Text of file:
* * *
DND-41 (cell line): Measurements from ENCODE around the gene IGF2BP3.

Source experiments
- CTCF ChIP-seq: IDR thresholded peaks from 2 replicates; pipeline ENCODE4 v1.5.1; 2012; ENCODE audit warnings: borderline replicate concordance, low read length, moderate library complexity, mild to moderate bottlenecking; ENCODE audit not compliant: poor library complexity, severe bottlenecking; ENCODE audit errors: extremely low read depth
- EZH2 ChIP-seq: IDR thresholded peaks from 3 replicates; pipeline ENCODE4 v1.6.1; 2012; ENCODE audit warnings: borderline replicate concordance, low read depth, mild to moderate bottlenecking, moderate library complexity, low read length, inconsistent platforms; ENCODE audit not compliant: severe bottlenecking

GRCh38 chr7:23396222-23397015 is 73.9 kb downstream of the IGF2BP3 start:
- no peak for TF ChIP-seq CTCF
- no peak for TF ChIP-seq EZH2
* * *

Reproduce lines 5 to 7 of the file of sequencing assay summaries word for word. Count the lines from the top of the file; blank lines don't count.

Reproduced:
GRCh38 chr7:23396222-23397015 is 73.9 kb downstream of the IGF2BP3 start:
- no peak for TF ChIP-seq CTCF
- no peak for TF ChIP-seq EZH2